If you toss in the Patterson distribution center just over the Stanislaus County line along Interstate 5, they are seven Amazon Fulfillment Centers in the region that consist altogether of more than 7 million square or the equivalent of 50 Manteca Costco stores at 140,000 square feet apiece. There are a number of reasons why Amazon and other retailers and suppliers with distribution networks are attracted to South San Joaquin County. Manteca, Lathrop, Tracy, and Stockton are roughly equal distance to San Jose, San Francisco, and Sacramento. Interstate 5 — the only freeway that runs from Canada to Mexico — as well as Highway 99 run through here. Interstate 205 provides access to the Bay Area.

There are two major intermodal operations where truck trailers are loaded and unloaded on rail cars. One is the Union Pacific Railroad facility sandwiched between Lathrop and Manteca directly behind the Manteca Amazon Fulfillment Center on North Airport Way. The other belongs to Santa Fe Railroad and is located 10 miles northeast of Manteca on Austin Road. The majority of freight is now moved long distance in such a manner with trucks doing the deliveries on both ends.

Also 10 miles north of Manteca is the Stockton Metro Airport that Amazon Prime jets are using on a daily basis, Unlike San Jose, Oakland, San Francisco, and Sacramento airports there is minimal commercial traffic. The airport also has unparalleled access to freeways. Stockton Seaport doesn’t figure heavily into the distribution scheme but if the marine highway strategy is ever revived to take pressure off of truck movements out of the Port of Oakland by moving cargo containers by barge to Stockton, it could by enough of a magnet to draw distribution centers to the area.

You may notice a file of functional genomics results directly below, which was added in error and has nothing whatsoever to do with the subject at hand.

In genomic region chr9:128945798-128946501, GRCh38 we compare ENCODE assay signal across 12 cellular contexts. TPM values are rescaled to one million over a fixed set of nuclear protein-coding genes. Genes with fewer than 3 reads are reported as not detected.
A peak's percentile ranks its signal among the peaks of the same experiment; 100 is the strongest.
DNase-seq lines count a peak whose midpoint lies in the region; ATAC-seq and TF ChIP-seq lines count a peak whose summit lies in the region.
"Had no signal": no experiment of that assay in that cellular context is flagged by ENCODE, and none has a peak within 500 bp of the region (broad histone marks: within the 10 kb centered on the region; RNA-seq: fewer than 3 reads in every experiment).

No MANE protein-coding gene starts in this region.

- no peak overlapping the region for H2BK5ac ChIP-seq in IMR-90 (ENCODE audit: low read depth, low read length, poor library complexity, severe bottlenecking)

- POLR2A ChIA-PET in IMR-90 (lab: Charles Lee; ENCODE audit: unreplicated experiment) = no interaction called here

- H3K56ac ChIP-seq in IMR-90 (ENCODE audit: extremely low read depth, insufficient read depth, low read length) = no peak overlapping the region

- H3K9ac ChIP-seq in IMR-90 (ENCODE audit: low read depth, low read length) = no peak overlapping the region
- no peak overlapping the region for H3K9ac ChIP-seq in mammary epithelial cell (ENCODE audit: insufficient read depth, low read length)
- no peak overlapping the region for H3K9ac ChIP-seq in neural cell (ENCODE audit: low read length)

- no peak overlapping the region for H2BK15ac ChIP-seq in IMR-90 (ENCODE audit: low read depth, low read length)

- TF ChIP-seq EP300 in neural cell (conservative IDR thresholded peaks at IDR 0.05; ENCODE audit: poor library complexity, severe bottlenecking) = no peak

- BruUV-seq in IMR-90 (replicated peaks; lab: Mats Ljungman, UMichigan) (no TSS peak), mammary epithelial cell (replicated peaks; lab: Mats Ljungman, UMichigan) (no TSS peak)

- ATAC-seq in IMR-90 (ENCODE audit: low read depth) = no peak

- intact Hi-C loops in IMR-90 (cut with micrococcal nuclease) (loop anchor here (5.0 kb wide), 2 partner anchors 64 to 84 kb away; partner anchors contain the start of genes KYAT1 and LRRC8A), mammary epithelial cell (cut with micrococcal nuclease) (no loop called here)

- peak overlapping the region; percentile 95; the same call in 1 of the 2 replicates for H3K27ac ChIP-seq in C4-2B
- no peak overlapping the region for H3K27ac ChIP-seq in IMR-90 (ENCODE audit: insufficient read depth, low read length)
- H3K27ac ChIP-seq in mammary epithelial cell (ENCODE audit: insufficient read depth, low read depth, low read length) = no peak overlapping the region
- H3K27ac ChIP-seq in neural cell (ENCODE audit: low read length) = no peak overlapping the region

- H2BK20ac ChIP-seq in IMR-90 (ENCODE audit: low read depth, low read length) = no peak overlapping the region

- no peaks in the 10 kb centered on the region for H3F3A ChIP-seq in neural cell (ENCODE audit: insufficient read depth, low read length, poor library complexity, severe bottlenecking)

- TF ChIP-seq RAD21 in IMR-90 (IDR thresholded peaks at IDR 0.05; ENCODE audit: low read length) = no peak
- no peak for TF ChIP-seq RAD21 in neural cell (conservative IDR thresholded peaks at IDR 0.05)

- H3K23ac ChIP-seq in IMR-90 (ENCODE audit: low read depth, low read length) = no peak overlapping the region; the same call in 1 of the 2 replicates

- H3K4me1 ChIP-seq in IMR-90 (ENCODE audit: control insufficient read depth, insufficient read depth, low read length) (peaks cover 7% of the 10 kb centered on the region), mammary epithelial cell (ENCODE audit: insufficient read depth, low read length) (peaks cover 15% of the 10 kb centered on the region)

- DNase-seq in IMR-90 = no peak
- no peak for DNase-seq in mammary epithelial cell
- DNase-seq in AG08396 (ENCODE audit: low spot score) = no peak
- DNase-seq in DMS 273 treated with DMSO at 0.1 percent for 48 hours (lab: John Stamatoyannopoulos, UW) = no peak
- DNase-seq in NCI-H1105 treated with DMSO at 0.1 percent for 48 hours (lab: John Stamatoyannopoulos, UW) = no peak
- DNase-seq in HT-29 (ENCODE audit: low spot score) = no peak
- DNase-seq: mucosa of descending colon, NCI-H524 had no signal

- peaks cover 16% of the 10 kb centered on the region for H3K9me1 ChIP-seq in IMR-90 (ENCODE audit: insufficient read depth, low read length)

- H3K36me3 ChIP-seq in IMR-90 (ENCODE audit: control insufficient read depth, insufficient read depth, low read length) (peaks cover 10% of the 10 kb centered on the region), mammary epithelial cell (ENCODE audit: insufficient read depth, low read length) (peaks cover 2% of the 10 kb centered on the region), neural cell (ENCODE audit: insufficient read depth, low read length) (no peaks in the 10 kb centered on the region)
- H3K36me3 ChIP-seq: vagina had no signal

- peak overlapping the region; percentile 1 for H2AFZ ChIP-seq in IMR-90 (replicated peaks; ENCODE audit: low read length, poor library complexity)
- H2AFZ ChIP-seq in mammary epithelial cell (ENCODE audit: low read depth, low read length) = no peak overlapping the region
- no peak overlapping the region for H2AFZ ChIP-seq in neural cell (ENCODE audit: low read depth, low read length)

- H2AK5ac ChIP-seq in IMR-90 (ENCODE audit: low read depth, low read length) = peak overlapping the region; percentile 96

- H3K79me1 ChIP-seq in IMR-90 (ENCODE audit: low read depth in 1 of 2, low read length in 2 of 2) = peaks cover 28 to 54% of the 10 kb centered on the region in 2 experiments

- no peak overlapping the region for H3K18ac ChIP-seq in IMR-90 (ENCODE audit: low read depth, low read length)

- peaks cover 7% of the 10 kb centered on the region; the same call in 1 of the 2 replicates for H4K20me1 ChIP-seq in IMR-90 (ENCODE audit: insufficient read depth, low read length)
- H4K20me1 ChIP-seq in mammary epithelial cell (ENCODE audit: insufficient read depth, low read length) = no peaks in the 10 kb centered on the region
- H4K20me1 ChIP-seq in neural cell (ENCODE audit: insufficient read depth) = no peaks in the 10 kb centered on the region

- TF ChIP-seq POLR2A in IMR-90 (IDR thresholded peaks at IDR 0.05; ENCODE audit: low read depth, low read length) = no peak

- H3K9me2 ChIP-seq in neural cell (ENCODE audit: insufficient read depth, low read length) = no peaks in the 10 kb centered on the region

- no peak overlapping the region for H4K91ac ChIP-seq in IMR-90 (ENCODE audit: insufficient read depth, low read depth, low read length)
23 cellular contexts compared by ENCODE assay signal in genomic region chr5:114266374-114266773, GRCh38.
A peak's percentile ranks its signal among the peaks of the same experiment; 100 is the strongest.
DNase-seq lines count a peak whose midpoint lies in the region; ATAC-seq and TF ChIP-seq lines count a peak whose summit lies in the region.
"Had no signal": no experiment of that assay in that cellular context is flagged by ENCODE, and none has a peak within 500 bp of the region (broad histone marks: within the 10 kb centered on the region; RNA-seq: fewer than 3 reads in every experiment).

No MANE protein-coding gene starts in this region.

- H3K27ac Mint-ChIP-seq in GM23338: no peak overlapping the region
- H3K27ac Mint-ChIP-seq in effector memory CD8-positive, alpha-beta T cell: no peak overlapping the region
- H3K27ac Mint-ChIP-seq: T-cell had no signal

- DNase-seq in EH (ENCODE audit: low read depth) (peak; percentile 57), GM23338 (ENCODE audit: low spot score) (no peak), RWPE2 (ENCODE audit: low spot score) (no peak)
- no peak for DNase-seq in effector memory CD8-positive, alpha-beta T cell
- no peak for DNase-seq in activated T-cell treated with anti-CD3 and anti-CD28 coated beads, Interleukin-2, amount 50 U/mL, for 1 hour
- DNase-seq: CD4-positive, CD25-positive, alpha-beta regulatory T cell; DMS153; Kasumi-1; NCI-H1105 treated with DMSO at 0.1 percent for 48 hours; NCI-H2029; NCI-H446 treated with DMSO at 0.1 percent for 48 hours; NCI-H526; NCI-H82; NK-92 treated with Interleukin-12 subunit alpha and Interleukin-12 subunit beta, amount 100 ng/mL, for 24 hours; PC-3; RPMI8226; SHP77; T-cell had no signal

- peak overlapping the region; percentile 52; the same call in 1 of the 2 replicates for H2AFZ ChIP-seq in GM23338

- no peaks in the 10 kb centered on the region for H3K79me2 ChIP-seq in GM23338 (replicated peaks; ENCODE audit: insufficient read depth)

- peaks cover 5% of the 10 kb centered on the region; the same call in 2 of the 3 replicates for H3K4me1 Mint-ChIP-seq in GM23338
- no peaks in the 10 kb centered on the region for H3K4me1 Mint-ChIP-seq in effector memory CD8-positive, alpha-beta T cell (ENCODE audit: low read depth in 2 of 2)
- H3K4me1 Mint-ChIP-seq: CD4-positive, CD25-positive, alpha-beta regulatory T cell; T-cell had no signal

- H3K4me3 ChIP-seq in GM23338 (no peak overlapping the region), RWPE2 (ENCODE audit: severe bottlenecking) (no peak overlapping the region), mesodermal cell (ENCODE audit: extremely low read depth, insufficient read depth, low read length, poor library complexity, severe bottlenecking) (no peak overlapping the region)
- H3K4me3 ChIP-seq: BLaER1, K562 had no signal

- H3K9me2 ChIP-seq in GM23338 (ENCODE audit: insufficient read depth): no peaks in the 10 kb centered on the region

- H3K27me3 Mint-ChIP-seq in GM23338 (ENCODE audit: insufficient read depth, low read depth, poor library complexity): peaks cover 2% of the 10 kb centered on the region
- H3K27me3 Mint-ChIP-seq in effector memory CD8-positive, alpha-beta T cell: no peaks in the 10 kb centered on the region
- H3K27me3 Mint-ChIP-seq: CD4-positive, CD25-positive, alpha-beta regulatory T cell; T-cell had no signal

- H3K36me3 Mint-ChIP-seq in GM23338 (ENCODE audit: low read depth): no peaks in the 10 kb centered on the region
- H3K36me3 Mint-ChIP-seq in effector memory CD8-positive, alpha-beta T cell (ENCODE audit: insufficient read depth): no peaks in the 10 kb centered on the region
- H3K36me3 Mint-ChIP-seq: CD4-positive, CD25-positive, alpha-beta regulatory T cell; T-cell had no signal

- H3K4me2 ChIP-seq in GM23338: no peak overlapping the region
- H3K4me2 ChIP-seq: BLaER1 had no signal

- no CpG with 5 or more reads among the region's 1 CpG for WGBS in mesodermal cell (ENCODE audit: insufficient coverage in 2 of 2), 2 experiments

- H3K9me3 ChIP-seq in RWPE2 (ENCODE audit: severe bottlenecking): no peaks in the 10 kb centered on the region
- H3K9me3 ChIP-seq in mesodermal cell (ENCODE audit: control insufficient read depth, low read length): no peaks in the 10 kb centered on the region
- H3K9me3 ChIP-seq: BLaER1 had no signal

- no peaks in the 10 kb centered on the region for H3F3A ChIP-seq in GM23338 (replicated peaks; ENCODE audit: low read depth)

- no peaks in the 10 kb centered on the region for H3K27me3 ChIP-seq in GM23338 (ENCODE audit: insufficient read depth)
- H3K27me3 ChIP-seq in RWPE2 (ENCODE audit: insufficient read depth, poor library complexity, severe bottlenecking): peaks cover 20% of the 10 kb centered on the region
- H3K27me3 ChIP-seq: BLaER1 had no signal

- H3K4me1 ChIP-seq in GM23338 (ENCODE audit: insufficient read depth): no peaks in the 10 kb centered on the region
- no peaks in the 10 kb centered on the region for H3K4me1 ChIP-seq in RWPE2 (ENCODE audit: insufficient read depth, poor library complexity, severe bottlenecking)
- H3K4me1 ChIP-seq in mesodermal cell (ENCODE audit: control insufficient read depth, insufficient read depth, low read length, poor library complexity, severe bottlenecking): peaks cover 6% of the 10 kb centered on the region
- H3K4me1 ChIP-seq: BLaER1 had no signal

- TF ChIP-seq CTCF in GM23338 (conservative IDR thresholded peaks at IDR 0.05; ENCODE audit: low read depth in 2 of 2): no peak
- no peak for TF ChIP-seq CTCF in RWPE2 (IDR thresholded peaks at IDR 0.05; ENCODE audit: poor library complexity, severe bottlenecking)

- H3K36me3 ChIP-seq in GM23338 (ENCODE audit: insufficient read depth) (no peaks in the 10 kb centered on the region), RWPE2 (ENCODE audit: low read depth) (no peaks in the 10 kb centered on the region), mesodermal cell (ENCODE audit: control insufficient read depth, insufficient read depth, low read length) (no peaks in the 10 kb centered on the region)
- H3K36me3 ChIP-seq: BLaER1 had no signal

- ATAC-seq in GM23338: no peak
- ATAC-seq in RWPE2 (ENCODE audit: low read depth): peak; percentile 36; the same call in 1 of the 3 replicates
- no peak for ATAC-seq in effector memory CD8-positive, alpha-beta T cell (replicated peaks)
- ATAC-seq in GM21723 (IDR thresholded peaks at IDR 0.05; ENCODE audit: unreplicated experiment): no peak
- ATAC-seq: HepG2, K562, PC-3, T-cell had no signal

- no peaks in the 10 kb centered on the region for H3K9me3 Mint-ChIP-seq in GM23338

Amazon opted to locate their Amazon Prime in a 91,340-square-foot delivery center on Louise Avenue in Manteca just west of the Manteca Unified School District complex for the same reason firms such as J&M Tractor and Frito-Lay shuttered separate distribution centers in Stockton and Modesto and relocated to a single facility in Manteca. Not only is Manteca 20 minutes away from both Stockton and Modesto but it is also 20 minutes away from Tracy that is closing in on 100,000 residents. That puts Manteca at the center of more than 1.2 million potential Amazon Prime consumers.

https://www.mantecabulletin.com/news/local-news/sj-county-land-amazon-fulfillment/

Tesla opens world’s largest Supercharger station